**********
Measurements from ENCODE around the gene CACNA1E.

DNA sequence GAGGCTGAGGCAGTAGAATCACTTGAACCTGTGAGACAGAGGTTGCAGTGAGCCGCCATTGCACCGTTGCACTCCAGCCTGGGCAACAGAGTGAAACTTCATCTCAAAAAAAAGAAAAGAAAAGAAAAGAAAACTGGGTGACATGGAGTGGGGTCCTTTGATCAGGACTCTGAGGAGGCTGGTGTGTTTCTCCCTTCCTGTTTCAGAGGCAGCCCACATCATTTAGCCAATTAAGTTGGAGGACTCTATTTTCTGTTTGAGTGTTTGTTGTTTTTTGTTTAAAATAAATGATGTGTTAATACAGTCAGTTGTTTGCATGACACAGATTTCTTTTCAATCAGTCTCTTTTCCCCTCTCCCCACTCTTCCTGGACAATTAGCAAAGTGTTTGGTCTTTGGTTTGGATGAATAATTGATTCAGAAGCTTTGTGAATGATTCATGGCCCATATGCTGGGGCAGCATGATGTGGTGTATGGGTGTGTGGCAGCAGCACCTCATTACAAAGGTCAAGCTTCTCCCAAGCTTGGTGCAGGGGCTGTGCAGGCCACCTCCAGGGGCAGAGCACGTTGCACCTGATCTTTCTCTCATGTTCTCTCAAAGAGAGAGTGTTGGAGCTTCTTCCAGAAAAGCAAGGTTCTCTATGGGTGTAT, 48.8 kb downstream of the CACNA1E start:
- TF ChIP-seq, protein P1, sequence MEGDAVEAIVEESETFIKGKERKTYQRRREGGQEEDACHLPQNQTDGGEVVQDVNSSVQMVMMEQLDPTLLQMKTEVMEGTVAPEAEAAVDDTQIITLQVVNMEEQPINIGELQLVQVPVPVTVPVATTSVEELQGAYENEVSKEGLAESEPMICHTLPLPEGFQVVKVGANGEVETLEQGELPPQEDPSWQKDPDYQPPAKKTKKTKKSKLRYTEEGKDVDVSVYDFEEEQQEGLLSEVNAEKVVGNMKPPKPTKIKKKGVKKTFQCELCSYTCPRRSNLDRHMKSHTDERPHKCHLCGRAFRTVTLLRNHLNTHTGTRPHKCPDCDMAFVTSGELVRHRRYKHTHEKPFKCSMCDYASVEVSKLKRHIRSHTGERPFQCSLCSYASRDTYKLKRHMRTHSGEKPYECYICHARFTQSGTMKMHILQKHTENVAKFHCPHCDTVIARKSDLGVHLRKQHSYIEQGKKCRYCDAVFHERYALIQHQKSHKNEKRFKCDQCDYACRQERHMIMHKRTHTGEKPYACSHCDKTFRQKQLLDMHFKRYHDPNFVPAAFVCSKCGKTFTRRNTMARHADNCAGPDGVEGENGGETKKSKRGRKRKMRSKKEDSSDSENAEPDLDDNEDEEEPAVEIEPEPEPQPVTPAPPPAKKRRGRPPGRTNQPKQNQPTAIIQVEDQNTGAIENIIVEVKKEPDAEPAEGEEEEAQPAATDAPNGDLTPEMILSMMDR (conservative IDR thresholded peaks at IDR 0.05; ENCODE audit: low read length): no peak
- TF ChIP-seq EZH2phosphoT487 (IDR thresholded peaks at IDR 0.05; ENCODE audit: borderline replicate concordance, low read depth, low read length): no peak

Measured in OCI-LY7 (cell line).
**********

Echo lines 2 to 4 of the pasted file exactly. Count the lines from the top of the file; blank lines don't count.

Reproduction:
DNA sequence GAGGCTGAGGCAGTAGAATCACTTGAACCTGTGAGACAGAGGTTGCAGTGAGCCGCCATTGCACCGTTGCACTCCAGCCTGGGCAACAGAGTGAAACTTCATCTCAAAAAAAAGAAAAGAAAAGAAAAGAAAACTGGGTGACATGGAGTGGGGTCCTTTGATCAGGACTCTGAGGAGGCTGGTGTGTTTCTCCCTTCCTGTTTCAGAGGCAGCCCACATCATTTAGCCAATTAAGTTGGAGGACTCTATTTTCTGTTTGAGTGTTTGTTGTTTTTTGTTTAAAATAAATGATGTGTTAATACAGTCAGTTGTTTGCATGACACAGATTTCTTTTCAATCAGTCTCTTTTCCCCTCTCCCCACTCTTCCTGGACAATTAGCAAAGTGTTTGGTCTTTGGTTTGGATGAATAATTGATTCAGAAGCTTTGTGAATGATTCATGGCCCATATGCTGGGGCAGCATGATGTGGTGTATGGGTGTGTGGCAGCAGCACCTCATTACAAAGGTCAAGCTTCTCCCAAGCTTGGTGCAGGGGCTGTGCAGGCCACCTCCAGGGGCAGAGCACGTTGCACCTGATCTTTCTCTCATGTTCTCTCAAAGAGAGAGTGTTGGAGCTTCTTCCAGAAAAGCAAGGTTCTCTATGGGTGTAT, 48.8 kb downstream of the CACNA1E start:
- TF ChIP-seq, protein P1, sequence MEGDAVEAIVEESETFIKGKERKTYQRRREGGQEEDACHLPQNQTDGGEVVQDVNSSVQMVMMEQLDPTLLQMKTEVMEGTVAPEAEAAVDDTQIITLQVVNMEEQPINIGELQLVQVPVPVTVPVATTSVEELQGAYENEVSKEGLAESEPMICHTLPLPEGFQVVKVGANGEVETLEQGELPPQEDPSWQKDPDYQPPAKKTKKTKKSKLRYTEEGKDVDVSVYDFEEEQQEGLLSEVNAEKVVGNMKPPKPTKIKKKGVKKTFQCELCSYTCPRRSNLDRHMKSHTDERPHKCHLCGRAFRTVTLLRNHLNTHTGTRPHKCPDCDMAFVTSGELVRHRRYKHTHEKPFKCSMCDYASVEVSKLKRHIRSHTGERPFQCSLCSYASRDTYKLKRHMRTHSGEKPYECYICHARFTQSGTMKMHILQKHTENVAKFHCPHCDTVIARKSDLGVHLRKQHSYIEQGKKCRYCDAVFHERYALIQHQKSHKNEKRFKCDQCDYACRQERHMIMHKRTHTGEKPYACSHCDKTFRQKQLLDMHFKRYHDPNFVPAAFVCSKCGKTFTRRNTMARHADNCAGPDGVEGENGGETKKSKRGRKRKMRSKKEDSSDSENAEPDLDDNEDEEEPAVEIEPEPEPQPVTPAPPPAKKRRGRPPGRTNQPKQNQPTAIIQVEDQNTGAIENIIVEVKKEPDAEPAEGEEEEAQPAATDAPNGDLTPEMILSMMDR (conservative IDR thresholded peaks at IDR 0.05; ENCODE audit: low read length): no peak
- TF ChIP-seq EZH2phosphoT487 (IDR thresholded peaks at IDR 0.05; ENCODE audit: borderline replicate concordance, low read depth, low read length): no peak